With Arizona Sen. John McCain clinching the Republican nomination, former Arizona Gov. Mike Huckabee dropped out of the race Tuesday night, saying he ran a good race and did not want to call it quits until the race was officially over.
Huckabee spoke to supporters shortly after McCain officially clinched the nomination, surpassing the required 1,191 votes needed for the Republican nomination.
Huckabee compared his race to a stalled computer, saying it was "time to hit the reset button."
John McCain, the Arizona Senator declared DOA last summer, clinched the Republican nomination for President Tuesday, clinching primaries in Ohio, Vermont, Rhode Island and Texas.
McCain now has more than 1,200 delegates pledged, including those originally pledged to former candidate Mitt Romney, who withdrew and endorsed McCain. He needed 1,191 to clinch.
Mike Huckabee is expected to withdraw from the race on Wednesday.
While Republicans appear settled on a nominee, Democrats Barack Obama and Hillary Clinton continue to battle it out in Texas and Ohio. With polls closed in both states, the race is still considered too close to call.
Democratic Presidential frontrunner Barack Obama won an easy victory in Vermont Tuesday, giving him 12 straight primary wins but early returns in Ohio appear to give Hillary Clinton a new lease on her political life.
John McCain won handily in Vermont and Ohio and appeared well on his way to officially capturing the GOP nomination.
Polls closed in East Texas at 8 p.m. EST and Obama held a 100,000 edge with 1 percent of the vote in. West Texas polls close at 9 p.m. EST.
A week ago, a surging Barack Obama looked towards today's primary races in Ohio, Texas, Rhode Island and Vermont as deal closers -- the elections that would send Hillary Clinton packing and seal his drive towards the Democratic Presidential nomination.
Today, with lingering questions about his ties to a corrupt Chicago deal maker and conflicting reports about what his trade adviser may or may not have told the Canadian government, Obama could hit a roadblock on his road to inevitability.
As in past elections, Obama's chances for another round of primary wins depends heavily on turnout. Early voting in Texas shows signs of a record count and long lines at polling places are expected in the other states but polls in Ohio and the Lone Star state show a race that is deadlocked.
Tracking polls suggest Obama's race may be stuttering under the glare of increased scrutiny but -- as New Hampshire and other states have shown in this unpredictable primary season -- polls don't always predict the final outcome.
My part of the country -- deep South Texas -- doesn't usually get as much political attention as it has gotten during the last two weeks. Sens. Hillary Rodham Clinton and Barack Obama both addressed large crowds here, Ted Kennedy rallied Obama supporters on the campus of the college where I work, and Bill Clinton has been to town twice.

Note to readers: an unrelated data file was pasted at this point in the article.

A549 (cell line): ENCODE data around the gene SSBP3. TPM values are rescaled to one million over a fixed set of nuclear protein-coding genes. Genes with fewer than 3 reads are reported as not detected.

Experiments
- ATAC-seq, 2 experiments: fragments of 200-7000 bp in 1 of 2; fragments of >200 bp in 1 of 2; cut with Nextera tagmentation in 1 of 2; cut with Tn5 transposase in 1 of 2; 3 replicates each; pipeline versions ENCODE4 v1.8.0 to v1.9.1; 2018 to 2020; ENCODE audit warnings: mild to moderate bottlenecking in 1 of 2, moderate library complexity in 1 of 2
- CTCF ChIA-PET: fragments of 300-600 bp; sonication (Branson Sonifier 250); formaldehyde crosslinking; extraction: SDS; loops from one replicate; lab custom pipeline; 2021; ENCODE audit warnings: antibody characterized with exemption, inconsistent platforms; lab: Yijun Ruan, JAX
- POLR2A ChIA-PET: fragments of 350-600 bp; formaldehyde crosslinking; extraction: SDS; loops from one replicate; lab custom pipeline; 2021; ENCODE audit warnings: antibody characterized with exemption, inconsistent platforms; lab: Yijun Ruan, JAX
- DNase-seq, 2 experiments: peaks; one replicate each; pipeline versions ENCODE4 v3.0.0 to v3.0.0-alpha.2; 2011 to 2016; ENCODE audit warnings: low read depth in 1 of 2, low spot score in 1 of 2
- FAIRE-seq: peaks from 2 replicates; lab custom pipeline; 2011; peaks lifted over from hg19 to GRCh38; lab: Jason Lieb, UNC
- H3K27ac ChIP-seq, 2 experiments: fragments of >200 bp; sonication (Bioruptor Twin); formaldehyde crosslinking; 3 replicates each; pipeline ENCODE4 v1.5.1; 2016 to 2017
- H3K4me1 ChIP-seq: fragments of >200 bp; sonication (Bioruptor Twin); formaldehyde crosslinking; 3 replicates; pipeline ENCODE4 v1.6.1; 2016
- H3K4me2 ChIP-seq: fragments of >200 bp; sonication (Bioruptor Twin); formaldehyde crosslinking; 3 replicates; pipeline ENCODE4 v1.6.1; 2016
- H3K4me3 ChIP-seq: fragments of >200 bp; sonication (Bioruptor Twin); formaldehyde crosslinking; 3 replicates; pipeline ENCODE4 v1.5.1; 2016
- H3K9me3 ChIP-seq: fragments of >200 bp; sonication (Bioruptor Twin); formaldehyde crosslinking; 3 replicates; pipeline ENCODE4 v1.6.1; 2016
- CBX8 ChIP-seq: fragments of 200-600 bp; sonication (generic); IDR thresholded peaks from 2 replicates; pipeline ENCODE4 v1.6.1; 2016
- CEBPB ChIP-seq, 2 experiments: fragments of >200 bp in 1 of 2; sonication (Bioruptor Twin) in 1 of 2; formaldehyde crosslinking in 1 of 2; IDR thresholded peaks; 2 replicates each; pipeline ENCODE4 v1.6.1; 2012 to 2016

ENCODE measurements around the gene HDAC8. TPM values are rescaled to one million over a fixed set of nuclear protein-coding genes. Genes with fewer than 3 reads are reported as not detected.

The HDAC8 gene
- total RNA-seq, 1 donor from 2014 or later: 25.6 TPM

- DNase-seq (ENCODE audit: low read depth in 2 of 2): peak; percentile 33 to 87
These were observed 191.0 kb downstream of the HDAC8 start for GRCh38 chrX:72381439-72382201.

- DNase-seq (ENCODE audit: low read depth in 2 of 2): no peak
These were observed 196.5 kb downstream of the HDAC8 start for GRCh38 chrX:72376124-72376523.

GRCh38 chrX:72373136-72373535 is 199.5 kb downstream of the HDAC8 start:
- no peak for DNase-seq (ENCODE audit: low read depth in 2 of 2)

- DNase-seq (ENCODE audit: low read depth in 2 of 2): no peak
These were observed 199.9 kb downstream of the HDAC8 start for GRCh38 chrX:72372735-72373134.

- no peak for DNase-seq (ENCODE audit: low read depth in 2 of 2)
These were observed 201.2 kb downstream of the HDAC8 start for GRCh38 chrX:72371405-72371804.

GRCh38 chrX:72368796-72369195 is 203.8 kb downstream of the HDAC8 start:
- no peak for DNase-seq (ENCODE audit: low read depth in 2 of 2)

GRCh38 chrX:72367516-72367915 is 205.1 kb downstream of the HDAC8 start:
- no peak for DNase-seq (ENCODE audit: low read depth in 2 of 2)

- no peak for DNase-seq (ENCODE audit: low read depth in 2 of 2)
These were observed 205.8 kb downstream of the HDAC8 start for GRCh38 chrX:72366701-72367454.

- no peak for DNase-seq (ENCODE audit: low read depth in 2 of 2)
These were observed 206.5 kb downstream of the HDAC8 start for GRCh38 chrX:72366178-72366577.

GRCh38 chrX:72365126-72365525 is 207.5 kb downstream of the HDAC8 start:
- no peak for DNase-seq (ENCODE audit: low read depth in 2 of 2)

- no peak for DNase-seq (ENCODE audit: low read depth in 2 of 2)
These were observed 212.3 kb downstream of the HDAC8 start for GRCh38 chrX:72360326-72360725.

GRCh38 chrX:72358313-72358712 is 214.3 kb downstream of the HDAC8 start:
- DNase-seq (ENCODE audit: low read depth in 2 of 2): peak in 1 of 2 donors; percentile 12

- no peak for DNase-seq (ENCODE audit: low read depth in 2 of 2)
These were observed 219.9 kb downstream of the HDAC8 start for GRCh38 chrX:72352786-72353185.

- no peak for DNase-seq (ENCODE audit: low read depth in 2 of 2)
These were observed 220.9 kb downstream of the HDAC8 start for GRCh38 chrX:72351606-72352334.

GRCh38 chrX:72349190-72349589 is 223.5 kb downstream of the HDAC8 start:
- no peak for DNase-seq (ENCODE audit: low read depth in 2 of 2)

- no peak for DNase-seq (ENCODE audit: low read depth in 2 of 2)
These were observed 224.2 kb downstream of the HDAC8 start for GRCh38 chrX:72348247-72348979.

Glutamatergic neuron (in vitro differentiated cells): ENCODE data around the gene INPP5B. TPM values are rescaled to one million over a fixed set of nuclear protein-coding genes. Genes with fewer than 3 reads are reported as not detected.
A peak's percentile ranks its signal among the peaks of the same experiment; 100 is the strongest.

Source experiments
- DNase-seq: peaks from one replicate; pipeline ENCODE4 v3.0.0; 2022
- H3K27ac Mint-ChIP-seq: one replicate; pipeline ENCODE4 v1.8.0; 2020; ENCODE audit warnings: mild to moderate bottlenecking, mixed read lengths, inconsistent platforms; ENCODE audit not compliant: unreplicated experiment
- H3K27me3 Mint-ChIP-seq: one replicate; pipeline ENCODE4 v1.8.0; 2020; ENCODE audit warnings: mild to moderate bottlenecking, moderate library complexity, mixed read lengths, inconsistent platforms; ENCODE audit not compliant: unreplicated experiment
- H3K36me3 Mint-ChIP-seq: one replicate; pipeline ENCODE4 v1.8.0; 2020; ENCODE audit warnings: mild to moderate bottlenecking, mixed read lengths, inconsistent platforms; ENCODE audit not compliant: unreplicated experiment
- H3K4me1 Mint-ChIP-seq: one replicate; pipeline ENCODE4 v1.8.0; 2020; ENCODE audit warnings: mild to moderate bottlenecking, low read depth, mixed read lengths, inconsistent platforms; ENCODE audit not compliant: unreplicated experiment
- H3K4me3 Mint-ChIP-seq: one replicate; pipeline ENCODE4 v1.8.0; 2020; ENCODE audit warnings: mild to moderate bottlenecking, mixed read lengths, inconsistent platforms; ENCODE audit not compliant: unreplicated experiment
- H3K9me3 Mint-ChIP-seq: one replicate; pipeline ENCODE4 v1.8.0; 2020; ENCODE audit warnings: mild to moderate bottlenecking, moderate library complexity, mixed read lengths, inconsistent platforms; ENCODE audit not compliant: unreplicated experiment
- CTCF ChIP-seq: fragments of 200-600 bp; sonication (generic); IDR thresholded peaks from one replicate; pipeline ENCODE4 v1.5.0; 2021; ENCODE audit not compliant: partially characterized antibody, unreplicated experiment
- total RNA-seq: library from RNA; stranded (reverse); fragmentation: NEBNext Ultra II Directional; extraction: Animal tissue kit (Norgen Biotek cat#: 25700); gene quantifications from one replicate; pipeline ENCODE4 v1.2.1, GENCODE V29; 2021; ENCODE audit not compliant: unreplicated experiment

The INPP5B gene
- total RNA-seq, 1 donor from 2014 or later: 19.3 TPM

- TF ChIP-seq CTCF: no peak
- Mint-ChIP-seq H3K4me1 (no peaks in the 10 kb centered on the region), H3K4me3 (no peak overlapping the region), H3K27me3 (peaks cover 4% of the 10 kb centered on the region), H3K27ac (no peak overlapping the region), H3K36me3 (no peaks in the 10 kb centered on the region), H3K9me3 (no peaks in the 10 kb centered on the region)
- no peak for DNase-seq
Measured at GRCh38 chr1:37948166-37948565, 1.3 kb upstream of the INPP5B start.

But the stakes down here are high; by the time you read this, the Texas Democratic Party primary (March 4) could be over, and so could Clinton's campaign.
Most Americans have simple dreams. A job that can support a family. Health care we can count on and afford. A retirement that is dignified and secure. Education and opportunity for our kids.
But today, the price of the American dream is going up.
All across the country, Americans are working harder for less. We've never paid more for health care or for college. It's harder to save, and it's harder to retire. There are things we need to do right now to give our economy a boost, but a short-term stimulus is not enough. We have to put the American dream on a firmer foundation.
Each week, I receive at least one letter or e-mail from a white person asking me to explain why blacks hyphenate their identity, referring to themselves as African-Americans. And each week, I receive a least one correspondence admonishing blacks for bringing up the past. "I didn't own slaves, and I'm sick and tired of you people always whining about old history," one man wrote the other day. "We need to be one nation and one people."
Barack Obama's senior economic policy advisor threw a monkey wrench into the Democratic frontrunner's smooth-running campaign machine recently by telling Canadian government officials the candidate's tough talk on NAFTA was just campaign rhetoric.
The campaign turned up the spin machine Sunday in an effort to blunt a memo about the meeting, saying the Canadian official who wrote the memo misquoted Obama policy advisor Austan Goolsbee.
Suggestions of campaign doublespeak come as Obama and Sen. Hillary Clinton head into crucial big state primaries in Texas and Ohio.
As Democratic Presidential frontrunner Barack Obama heads into two crucial big-state primaries that could seal his hold on the nomination, serious questions remain unanswered about his relationship with a Syrian-born Chicago businessman and political fixer targeted by the federal government for corruption, extortion and money laundering.
Even as he claims to represent change and campaigns as an alternative to "business as usual" politics, Obama cannot escape the fact that he is a product of old-style, corrupt Chicago politics.
From the beginning, political pros worried that Bill Clinton would be the real problem for Hillary Clinton's quest to become America's first woman President. It wasn't just just the womanizing that bothered campaign strategists but they also expressed concerns about his enormous ego and desire to hog the spotlight.